As fraud and cyber-crime soar – which are the UK banks failing to protect customers?
Consumer body Which? Has rated 11 UK banks based on the security of their online banking.
Which? Asked volunteers with current accounts at 11 high street banks to perform a series of tasks, with security experts then rating the customer-facing safeguards. In what may come as a shock to many a security expert, only five of the UK banks rated had two-factor authentication at login. Those banks were Lloyds Banking Group (Lloyds, Halifax, Bank of Scotland), Santander and TSB.
CBR takes a look at the rankings, with expert commentary on the failings exposed by the scores.
TSB only received the lowest ranking of 56%, ranking the worst for logging in. The log in of banks was rated on whether two-factor authentication was involved, as well as the other information required to log in and password complexity. Which? also looked at the process required for resetting a forgotten username or password.
Gabriel Wilson from Rivington Information Security said:“The scarcity of two factor authentication in the banking industry is down to weak guidance and lack of regulatory requirements. It’s also less expensive for banks to reimburse victims of online fraud, who have had their accounts compromised, than it is to implement two factor authentication. When these factors are combined with the sheer volume of existing regulations already in place, many not mandated, the focus of investment is not being used to adopt security best practices.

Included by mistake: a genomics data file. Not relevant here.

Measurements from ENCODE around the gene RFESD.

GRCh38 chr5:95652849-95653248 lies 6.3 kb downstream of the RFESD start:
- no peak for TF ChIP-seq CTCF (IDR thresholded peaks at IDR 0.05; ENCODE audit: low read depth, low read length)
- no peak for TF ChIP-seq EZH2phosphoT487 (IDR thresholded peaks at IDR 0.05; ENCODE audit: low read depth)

“However, two factor authentication is only part of the solution. Whilst it will reduce unauthorised access to customer accounts, it will not stop customers falling for scams. This remains a crucial issue, due to a lack of education and awareness of scam types and the temptation of financial reward.”